potential security events as quickly as possible.
5. METHODOLOGY. A portion of the methodology for
launching this program will include policy matters beyond the scope
of this document. Those details were outlined in a meeting
invite email subj: NISPOM Auditing Program, dated 1 March, 2004.
Links to those documents will be made available upon request.
The practical aspects of the methods used to achieve the
auditing goals are presented here in a high-level process-based
format as follows:
RESOURCES. Time and equipment. In addition to ongoing
maintenance support and actually performing the traditional audits as
described in section 4.1.2 above, SSO time will be applied to
loading, configuring, testing and auditing network traffic via the
NIDS sensors and management console (Cisco/AMC) systems. Netoptics
taps coupled with a commercially procured Cisco IDS will support a
portion of the IDS system monitoring aggregated WAN/LAN links and two
other aggregation points. An additional three to five network
interfaces will be hosted for positioning as open-source Snort-based
IDS sensors at various other locations on the network. Another
system will be pressed into service as the AMC to receive, store and
process sensor input alert data.
7. IMPLEMENTATION SCHEDULE. Steps
three and four were initially embarked upon about four months ago,
when it became clear that our auditing program needed help. The
implementation schedule submitted for the project at that time
remains valid, if pushed to the right by x number of weeks to
accommodate a restart. The schedule has since been updated to
include new OS audit data collection efforts recently started and
now running in parallel as described in section 4.1.1 above.
8. PROCESS OVERVIEW. The
ISST will continue performing the presently established auditing
practices, as implemented by the currently approved SSP. This
basically constitutes security “spot checks.” This
activity has proven to be an extremely high cost vs. benefit effort
based on many man-hours spent attempting to glean security-relevant
information from the OS audit data. By the time reduced audit
records reach their storage location and humans have looked at,
parsed or otherwise applied some analysis, the process has little
value from a security perspective.
8.1.This part of the auditing program “goes
through the motions” for the purpose of NISPOM compliance, as
presently interpreted. Literally hundreds of hours invested in
searching the audit data have thus far evidenced nothing more than
normal activity on the systems. The SSOs believe a better
approach to recognizing security relevant events is called for.
8.2.Employing NIDS as the primary “vector”
to inappropriate activity on the systems will enhance the
recognition process. Sensors at key location in the network
will monitor all network traffic, analyze it against common
databases of known bad activity and apply heuristic adaptation
features to our particular traffic patterns. We may also
custom tailor the signature database to focus on specific threats or
vulnerabilities at will. NIDS recognition is more likely to
find security relevant events because the identification criteria
are infinitely flexible based on user-defined specific signature
definitions, heuristics, and network traffic profiles and content,
as opposed to relatively fixed and limited OS auditing flag choices.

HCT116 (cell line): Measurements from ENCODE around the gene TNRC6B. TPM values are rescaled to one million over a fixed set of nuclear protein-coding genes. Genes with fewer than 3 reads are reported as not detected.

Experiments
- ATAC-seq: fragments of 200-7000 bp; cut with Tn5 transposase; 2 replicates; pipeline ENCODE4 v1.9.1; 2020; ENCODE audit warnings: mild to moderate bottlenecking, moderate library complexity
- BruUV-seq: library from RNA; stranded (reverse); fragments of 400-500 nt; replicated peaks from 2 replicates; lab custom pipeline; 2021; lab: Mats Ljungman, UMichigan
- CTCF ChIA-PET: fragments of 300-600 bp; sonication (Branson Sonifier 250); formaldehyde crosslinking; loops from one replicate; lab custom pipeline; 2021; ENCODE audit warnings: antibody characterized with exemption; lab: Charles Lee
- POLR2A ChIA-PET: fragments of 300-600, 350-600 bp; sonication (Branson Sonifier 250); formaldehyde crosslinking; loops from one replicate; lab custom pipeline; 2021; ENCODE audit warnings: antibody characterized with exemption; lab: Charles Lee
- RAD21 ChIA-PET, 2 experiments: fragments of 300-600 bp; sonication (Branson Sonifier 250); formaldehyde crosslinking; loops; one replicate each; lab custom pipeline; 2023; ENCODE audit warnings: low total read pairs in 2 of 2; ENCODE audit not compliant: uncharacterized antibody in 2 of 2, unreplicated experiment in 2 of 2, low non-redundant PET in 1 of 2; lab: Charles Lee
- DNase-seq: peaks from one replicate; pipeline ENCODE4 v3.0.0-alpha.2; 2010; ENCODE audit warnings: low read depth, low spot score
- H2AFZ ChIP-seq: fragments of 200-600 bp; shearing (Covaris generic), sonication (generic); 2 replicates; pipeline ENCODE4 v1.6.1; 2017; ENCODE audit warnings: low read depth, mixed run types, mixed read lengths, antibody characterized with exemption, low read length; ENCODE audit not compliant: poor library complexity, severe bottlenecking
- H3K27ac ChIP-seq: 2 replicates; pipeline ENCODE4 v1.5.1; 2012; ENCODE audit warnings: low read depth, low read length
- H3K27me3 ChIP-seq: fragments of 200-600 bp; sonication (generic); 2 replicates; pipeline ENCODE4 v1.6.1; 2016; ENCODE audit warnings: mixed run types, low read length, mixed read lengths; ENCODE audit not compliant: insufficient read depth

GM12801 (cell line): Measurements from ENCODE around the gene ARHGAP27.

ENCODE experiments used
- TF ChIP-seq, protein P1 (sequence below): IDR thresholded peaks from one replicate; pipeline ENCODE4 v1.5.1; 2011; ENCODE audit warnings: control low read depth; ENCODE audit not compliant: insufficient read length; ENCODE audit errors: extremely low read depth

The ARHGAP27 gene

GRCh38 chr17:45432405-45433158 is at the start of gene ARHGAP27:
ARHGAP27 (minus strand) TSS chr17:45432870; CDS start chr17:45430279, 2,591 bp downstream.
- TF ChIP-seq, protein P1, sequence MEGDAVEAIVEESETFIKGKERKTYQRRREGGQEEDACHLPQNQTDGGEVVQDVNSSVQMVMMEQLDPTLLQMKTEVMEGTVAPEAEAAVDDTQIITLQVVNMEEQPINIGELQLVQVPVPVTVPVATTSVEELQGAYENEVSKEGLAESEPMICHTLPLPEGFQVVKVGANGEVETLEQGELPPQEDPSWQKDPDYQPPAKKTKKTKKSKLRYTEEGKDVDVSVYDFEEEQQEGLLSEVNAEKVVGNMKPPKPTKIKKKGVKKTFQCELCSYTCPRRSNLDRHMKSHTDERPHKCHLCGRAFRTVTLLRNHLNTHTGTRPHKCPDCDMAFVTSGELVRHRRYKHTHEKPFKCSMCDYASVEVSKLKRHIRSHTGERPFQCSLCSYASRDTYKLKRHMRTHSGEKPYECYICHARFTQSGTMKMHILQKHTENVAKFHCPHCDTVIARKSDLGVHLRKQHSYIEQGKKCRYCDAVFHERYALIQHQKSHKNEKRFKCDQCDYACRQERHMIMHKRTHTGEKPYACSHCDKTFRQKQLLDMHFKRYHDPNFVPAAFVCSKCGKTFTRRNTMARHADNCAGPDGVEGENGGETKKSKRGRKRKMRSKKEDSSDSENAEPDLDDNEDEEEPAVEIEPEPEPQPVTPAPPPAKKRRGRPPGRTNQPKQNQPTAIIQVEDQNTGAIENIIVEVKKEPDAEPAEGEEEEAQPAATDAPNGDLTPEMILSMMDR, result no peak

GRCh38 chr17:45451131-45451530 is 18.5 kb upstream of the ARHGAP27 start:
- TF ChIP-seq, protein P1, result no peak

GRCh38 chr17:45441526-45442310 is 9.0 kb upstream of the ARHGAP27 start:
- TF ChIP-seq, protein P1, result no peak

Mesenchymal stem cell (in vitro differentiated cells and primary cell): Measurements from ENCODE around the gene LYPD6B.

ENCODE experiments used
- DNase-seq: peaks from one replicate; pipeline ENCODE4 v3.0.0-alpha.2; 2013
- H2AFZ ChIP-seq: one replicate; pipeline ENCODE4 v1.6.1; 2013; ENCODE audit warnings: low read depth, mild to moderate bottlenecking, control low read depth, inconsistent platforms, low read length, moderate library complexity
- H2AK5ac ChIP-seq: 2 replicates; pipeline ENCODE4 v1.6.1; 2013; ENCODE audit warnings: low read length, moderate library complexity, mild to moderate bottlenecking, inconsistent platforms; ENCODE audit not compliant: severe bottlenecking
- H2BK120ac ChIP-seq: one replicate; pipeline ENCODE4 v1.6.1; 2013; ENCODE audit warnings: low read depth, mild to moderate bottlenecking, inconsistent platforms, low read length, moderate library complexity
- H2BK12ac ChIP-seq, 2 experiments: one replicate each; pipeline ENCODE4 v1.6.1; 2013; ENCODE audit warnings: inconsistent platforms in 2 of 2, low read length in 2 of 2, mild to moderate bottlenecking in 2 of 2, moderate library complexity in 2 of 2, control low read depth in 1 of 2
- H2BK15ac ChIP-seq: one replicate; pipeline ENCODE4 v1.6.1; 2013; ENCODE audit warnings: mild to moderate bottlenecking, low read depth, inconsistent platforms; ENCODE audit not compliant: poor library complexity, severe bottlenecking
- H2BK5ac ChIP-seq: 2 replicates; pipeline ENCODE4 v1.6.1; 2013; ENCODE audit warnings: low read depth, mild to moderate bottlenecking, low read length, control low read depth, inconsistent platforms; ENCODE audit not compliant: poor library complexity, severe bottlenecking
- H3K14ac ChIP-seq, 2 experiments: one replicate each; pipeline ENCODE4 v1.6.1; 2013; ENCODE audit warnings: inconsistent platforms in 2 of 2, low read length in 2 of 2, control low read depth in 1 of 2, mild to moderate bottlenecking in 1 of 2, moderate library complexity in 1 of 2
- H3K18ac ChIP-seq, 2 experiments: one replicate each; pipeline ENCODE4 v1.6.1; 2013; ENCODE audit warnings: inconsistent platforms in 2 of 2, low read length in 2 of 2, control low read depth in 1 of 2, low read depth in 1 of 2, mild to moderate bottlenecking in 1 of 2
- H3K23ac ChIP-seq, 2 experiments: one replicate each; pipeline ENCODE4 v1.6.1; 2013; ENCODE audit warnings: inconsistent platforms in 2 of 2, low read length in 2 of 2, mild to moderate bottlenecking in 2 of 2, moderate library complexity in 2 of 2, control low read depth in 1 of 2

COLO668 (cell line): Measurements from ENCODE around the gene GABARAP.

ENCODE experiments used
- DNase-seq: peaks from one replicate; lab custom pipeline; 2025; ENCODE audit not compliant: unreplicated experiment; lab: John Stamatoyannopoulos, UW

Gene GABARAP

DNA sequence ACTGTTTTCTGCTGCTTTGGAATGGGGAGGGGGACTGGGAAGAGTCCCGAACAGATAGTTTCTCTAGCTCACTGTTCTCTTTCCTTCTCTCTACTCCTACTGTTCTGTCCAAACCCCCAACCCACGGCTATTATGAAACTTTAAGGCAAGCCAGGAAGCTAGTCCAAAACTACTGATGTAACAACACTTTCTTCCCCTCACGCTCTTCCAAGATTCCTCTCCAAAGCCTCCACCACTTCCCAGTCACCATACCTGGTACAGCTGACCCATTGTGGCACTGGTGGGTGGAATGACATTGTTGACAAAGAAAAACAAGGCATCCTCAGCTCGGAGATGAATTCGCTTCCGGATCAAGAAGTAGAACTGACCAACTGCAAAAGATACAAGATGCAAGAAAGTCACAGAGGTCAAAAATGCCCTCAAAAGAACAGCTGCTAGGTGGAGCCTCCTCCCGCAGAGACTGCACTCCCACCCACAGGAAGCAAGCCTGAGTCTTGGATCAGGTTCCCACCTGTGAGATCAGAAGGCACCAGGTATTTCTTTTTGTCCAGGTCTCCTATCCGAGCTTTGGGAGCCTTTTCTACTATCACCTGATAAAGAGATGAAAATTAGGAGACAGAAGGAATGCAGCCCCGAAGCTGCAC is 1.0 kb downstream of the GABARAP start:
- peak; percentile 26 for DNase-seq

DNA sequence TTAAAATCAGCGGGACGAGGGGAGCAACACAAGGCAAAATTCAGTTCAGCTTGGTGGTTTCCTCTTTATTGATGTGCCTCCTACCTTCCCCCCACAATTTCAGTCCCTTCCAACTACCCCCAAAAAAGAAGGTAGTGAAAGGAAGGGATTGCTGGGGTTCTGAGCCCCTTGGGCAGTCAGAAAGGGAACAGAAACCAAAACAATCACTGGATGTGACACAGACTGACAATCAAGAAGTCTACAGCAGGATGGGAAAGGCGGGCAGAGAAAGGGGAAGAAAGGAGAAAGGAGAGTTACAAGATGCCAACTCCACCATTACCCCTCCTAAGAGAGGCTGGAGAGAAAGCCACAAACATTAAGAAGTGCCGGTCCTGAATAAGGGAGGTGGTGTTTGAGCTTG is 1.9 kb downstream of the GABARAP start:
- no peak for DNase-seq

Both NIDS could even eventually be employed to actively
counter detected threats, increasing the security posture within the
network by another order of magnitude.
8.3.Results of the front-end analysis performed
by the sensors are continuously loaded into a back-end database
where a web interface enables the NIDS analyst (SSO) to respond in
appropriate ways to whatever the system is picking up. Alerts
generated by the sensors are indicated on the analysis console in
8.4.Further investigation into suspected security breaches may lead to traditional audit analysis, depending on the circumstances of a given event or incident. Forensics and evidence gathering could call the raw audit data into play for resolution.
8.5.Successful implementation based on a
complete rollout and proven valued performance of the system is
expected to eventually invoke a request to DSS for permission to
eliminate the analysis portion of the requirement from our
traditional audit data reviews in favor of NIDS-based analysis,
exclusively. System performance and supporting data including
certification of coverage, event detection and resolution
statistics, and policy/process documents will be submitted to
substantiate the request.
9. SUMMARY. Extensive COTS software is available to employ traditional audit reduction and analysis methods to the raw data being generated by our operating systems in more effective and timely ways. But at what cost vs. benefit? The traditional, outdated approach, whether performed in an automated or manual fashion, provides NISPOM compliance, but little or no additional real security in this environment. We have struggled up to this point even establishing auditing turned on for all machines. It is naïve to assume that all or even a majority of possible malicious activities can be recorded by OS auditing, much less recognized and acted upon by human programmers and auditors. It is reasonable to assume that the traditional auditing process represents a secondary support layer in a strong, layered defense. Being at risk and knowing it, is better than living in a false sense of security.
Effective auditing with available tools and resources is achievable within the broad framework of NISPOM compliance requirements “if” we employ a network-centric approach, shifting our focus away from the traditional auditing paradigm. This approach promises numerous advantages over the OS audit data analysis method. It affords low latency, granular control, minimal support burden, and security team administrative control of the primary auditing vector. That vector is the difficult to find and interpret “what” of security auditing’s who, what, where, when, why and how.
ACID Analysis console for intrusion databases – a PHP-based web application developed by the Carnegie Mellon Computer Emergency Response Team (CERT) used to view, manipulate, and search a database of intrusion detection information.
AMC Analysis and Management Console – computer that hosts ACID
COTS Commercial off-the-shelf software
DSS Defense Security Service
ISSM Information Systems Security Manager
ISST Information Systems Security Team
NIDS Network Intrusion Detection System
NISPOM National Industrial Security Program Operating Manual
OS Operating System
SA System Administrator
SBIRS Space-Based Infra Red System
SSO System Security Officer
SSP System Security Plan